This is a guest post by Chioma Chukwu-Smith, a friend who is passionate about issues of justice. She moved to St. Louis, MO from New York and is currently pursuing a career in law to address racial, economic, and social concerns.
Very well meaning white individuals have told me it must not be possible to be my friend unless you are black. I just laughed as I wrote that because the closest possible human relationship I could have is with a white man!
Reflecting on this comment, I want to highlight the story of Pamela Baum, a white mother and friend of many years:
Her and her family have lived in an inner city neighborhood for probably over a decade – I lived with them my first week in St. Louis. She and her hubby have white biological children and some black adopted ones. I ran into her on two different occasions after the Ferguson incident and picked her brain on why white people that are far removed from issues of racism react the way that they do, and she was insightful and encouraging.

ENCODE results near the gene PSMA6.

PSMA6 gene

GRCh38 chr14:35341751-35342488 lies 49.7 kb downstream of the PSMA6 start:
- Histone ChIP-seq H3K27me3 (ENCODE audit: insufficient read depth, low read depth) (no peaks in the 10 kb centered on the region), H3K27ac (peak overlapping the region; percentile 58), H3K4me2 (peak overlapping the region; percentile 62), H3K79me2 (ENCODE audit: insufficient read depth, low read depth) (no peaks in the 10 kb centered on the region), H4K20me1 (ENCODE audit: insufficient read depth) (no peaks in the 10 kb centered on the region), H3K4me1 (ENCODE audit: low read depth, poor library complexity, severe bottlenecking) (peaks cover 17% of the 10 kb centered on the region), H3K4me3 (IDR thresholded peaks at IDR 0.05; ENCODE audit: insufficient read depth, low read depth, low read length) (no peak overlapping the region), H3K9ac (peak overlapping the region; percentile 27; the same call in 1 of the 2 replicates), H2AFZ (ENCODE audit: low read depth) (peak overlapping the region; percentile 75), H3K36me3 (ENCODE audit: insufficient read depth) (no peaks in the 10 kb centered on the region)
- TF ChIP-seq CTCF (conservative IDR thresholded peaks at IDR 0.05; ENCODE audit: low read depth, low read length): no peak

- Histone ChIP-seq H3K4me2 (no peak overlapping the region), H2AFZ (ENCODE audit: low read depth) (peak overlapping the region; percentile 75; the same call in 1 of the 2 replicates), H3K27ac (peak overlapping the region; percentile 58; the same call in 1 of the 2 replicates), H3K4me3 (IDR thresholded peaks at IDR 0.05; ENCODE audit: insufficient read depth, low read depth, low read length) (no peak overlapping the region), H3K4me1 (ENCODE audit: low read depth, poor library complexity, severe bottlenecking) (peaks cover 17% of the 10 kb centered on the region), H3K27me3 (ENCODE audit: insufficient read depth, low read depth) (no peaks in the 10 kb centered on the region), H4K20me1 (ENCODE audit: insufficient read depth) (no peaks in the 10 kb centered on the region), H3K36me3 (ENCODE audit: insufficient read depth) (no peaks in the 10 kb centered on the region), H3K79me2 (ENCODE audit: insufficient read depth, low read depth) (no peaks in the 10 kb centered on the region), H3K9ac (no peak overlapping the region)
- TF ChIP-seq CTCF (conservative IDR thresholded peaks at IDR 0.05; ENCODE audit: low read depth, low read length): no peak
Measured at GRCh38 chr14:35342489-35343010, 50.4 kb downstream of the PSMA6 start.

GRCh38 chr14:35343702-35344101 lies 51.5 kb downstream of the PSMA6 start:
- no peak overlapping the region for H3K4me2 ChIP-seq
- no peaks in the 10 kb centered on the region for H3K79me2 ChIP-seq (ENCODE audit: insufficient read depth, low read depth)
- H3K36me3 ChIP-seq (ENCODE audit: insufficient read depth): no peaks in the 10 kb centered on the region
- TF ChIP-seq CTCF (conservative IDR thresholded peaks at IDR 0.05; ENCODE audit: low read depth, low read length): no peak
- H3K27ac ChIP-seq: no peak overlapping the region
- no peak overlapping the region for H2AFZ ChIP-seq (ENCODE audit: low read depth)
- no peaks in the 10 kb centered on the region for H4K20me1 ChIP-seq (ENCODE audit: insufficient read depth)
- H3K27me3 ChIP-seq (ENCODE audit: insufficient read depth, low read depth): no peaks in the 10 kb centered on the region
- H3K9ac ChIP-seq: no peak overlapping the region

Monday night, her white son Josh was held up at gunpoint and shot in the leg. He’s recovering at home and doctors are confident he’ll make a full recovery. What was Pam’s response? Not to get the heck out of that neighborhood, but it was this:
“Bad things happen. Period. That is why we are here. To break down the racial barriers, walk alongside of the broken and hopeless, the point them to Jesus who came to bind up the brokenhearted, set free the captives, and give hope and purpose.
We are here to reach those kids who are bent on destruction, to love them and preach the good news of the gospel. God did not spare his own son, but sent him into the mess to save us. If he was willing to die for me, I should be willing to risk it all for others. The gospel is worth it!”
THAT is the power of the gospel when it comes to racial reconciliation. That is a white woman that I sit at the feet of to listen and learn from because racial tension didn’t HAVE to be her problem as a white woman, but she chose to make it her problem because of Jesus. She’s an example of someone not in denial of her whiteness/white privilege, but a person using white privilege to bring wholeness in the city.
You can reach Chioma on Twitter @Chiomesc